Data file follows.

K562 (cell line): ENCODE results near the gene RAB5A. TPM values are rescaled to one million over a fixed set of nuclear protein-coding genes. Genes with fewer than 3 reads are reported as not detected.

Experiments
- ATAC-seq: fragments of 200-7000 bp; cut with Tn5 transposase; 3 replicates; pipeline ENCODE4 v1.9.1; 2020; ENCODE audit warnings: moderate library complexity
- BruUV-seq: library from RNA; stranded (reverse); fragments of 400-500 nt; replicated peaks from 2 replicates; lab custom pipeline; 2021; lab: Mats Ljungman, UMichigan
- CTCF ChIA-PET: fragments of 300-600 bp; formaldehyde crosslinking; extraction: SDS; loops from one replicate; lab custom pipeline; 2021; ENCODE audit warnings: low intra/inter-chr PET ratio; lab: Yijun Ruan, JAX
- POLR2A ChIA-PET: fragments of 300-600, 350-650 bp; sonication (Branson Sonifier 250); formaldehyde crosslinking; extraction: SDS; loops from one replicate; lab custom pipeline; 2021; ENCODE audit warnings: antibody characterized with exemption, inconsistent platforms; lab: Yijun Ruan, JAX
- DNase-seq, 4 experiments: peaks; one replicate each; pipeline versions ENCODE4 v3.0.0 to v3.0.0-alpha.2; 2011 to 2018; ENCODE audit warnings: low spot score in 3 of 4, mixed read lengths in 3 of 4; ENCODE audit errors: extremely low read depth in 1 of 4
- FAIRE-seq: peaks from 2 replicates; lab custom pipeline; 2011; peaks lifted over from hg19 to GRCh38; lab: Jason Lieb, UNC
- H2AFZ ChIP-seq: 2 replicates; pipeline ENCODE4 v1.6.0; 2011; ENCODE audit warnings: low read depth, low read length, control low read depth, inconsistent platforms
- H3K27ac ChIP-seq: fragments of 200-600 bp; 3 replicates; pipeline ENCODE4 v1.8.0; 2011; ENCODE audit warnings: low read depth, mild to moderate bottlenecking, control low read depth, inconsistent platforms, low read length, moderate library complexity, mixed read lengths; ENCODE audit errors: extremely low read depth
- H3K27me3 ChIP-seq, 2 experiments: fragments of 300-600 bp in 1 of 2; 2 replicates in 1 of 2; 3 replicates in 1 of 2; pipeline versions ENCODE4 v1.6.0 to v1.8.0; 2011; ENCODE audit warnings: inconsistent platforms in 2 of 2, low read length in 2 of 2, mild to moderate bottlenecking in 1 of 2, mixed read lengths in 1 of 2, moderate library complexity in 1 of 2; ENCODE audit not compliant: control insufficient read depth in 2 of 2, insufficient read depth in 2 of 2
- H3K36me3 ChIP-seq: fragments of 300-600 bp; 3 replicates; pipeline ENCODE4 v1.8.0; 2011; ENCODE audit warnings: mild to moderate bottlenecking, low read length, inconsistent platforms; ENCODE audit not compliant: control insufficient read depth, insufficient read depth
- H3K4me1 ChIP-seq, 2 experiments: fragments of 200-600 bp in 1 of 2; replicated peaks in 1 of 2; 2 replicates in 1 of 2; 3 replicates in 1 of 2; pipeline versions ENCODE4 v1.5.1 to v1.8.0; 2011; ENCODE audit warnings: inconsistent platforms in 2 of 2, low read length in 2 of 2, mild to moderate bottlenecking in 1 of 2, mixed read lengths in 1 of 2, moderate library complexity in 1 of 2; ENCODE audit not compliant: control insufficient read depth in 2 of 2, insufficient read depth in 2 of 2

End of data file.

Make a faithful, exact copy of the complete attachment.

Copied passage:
K562 (cell line): ENCODE results near the gene RAB5A. TPM values are rescaled to one million over a fixed set of nuclear protein-coding genes. Genes with fewer than 3 reads are reported as not detected.

Experiments
- ATAC-seq: fragments of 200-7000 bp; cut with Tn5 transposase; 3 replicates; pipeline ENCODE4 v1.9.1; 2020; ENCODE audit warnings: moderate library complexity
- BruUV-seq: library from RNA; stranded (reverse); fragments of 400-500 nt; replicated peaks from 2 replicates; lab custom pipeline; 2021; lab: Mats Ljungman, UMichigan
- CTCF ChIA-PET: fragments of 300-600 bp; formaldehyde crosslinking; extraction: SDS; loops from one replicate; lab custom pipeline; 2021; ENCODE audit warnings: low intra/inter-chr PET ratio; lab: Yijun Ruan, JAX
- POLR2A ChIA-PET: fragments of 300-600, 350-650 bp; sonication (Branson Sonifier 250); formaldehyde crosslinking; extraction: SDS; loops from one replicate; lab custom pipeline; 2021; ENCODE audit warnings: antibody characterized with exemption, inconsistent platforms; lab: Yijun Ruan, JAX
- DNase-seq, 4 experiments: peaks; one replicate each; pipeline versions ENCODE4 v3.0.0 to v3.0.0-alpha.2; 2011 to 2018; ENCODE audit warnings: low spot score in 3 of 4, mixed read lengths in 3 of 4; ENCODE audit errors: extremely low read depth in 1 of 4
- FAIRE-seq: peaks from 2 replicates; lab custom pipeline; 2011; peaks lifted over from hg19 to GRCh38; lab: Jason Lieb, UNC
- H2AFZ ChIP-seq: 2 replicates; pipeline ENCODE4 v1.6.0; 2011; ENCODE audit warnings: low read depth, low read length, control low read depth, inconsistent platforms
- H3K27ac ChIP-seq: fragments of 200-600 bp; 3 replicates; pipeline ENCODE4 v1.8.0; 2011; ENCODE audit warnings: low read depth, mild to moderate bottlenecking, control low read depth, inconsistent platforms, low read length, moderate library complexity, mixed read lengths; ENCODE audit errors: extremely low read depth
- H3K27me3 ChIP-seq, 2 experiments: fragments of 300-600 bp in 1 of 2; 2 replicates in 1 of 2; 3 replicates in 1 of 2; pipeline versions ENCODE4 v1.6.0 to v1.8.0; 2011; ENCODE audit warnings: inconsistent platforms in 2 of 2, low read length in 2 of 2, mild to moderate bottlenecking in 1 of 2, mixed read lengths in 1 of 2, moderate library complexity in 1 of 2; ENCODE audit not compliant: control insufficient read depth in 2 of 2, insufficient read depth in 2 of 2
- H3K36me3 ChIP-seq: fragments of 300-600 bp; 3 replicates; pipeline ENCODE4 v1.8.0; 2011; ENCODE audit warnings: mild to moderate bottlenecking, low read length, inconsistent platforms; ENCODE audit not compliant: control insufficient read depth, insufficient read depth
- H3K4me1 ChIP-seq, 2 experiments: fragments of 200-600 bp in 1 of 2; replicated peaks in 1 of 2; 2 replicates in 1 of 2; 3 replicates in 1 of 2; pipeline versions ENCODE4 v1.5.1 to v1.8.0; 2011; ENCODE audit warnings: inconsistent platforms in 2 of 2, low read length in 2 of 2, mild to moderate bottlenecking in 1 of 2, mixed read lengths in 1 of 2, moderate library complexity in 1 of 2; ENCODE audit not compliant: control insufficient read depth in 2 of 2, insufficient read depth in 2 of 2